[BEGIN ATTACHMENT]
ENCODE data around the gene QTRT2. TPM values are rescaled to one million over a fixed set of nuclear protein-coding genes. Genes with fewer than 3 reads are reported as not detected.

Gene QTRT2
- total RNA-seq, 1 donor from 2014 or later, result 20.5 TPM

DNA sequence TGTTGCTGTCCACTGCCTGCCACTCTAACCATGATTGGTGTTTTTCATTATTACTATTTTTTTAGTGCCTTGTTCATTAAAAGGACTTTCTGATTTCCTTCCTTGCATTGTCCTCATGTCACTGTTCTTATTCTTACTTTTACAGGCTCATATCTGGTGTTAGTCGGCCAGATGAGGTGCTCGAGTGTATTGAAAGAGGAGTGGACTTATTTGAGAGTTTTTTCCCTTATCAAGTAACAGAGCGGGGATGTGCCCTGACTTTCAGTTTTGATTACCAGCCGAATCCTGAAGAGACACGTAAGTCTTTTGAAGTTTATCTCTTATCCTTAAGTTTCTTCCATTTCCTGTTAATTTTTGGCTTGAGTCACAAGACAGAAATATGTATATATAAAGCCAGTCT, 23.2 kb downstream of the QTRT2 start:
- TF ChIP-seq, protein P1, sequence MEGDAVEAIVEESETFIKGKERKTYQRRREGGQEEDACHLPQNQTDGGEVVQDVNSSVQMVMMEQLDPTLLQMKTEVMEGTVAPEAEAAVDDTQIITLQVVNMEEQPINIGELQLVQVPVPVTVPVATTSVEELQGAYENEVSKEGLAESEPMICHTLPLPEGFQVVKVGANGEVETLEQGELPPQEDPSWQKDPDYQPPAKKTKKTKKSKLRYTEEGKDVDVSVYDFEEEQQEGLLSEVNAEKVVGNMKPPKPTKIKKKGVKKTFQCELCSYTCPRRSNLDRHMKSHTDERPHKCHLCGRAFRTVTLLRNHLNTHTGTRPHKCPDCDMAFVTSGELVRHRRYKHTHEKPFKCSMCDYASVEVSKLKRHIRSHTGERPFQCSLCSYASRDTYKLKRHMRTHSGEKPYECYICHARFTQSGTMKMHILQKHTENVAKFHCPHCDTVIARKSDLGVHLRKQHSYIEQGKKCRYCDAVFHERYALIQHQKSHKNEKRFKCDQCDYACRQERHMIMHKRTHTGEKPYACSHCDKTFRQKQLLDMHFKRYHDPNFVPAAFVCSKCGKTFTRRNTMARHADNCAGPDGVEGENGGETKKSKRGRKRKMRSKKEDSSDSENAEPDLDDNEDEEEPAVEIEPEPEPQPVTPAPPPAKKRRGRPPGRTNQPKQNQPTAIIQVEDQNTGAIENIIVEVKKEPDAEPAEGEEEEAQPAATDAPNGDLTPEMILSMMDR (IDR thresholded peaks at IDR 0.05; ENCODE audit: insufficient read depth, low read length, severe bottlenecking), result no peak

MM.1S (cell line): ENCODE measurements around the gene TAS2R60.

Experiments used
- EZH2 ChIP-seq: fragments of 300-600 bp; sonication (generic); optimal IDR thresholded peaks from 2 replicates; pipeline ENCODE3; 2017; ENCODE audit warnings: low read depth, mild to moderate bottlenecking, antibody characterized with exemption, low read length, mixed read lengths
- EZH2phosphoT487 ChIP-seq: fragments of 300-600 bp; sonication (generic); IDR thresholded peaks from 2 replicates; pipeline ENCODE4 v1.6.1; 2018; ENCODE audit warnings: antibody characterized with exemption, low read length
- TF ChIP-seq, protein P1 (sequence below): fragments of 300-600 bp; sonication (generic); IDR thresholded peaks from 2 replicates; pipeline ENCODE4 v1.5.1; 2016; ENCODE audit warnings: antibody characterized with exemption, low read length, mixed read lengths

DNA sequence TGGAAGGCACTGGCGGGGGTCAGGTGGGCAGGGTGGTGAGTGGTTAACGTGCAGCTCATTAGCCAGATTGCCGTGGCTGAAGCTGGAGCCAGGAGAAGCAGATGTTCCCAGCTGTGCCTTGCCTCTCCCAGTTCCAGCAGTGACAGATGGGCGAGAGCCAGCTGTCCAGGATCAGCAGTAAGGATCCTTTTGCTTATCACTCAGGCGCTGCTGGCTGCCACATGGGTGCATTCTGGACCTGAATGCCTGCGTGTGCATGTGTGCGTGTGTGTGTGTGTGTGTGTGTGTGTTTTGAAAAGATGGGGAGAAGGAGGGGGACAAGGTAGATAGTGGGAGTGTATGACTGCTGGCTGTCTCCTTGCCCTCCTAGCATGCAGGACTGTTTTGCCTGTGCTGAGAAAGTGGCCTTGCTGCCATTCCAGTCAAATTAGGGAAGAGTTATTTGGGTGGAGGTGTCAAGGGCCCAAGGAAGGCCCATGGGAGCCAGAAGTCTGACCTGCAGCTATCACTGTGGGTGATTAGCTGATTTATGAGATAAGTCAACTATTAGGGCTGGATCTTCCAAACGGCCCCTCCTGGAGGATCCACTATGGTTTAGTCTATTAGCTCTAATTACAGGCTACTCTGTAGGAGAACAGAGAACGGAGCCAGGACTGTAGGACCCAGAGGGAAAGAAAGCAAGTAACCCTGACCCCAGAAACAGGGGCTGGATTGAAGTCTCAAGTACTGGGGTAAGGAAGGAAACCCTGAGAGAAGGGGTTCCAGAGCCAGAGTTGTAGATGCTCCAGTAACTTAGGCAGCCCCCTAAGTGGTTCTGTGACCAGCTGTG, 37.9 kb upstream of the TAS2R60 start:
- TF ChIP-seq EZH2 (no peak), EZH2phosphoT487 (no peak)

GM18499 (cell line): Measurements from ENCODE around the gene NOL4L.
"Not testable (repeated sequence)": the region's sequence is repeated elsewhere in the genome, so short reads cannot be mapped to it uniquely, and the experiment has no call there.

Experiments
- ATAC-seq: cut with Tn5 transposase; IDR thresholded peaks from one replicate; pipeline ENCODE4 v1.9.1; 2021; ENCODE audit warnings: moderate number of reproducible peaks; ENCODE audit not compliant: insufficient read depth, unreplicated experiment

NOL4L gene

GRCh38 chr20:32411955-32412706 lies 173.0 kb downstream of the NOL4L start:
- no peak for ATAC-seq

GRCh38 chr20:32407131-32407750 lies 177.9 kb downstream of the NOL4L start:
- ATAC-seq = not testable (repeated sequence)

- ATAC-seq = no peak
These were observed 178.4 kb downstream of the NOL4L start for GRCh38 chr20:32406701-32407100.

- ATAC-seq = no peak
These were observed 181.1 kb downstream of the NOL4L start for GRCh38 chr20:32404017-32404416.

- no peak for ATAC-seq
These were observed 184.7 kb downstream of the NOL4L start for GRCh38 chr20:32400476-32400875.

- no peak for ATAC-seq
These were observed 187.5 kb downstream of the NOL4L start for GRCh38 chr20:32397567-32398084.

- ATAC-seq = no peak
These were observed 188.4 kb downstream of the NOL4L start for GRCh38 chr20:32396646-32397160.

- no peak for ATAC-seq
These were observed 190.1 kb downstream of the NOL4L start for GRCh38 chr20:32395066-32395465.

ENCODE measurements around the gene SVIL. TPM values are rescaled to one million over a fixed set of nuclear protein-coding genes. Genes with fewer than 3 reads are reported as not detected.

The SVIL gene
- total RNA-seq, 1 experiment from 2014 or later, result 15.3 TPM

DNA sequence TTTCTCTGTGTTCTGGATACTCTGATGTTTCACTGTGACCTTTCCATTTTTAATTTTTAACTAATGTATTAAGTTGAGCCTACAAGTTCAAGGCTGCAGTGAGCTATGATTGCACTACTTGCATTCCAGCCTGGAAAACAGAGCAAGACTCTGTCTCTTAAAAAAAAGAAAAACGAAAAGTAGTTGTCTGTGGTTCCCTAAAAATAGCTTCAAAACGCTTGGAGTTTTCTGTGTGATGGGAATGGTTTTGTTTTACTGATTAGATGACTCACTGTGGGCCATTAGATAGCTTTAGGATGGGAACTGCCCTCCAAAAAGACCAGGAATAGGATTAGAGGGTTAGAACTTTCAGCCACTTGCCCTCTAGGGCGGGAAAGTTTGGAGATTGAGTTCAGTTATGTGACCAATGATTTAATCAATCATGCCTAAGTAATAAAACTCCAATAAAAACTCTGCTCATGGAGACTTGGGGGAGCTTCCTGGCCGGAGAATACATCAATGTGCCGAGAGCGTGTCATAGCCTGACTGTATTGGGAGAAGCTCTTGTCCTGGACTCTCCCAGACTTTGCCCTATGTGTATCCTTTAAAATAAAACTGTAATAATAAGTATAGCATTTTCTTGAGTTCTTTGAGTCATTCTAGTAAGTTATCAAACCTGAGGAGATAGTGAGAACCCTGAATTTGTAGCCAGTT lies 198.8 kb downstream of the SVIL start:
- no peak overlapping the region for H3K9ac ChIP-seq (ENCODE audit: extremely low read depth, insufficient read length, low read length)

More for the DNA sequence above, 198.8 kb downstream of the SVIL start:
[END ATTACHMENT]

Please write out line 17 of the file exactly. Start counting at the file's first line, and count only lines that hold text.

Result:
NOL4L gene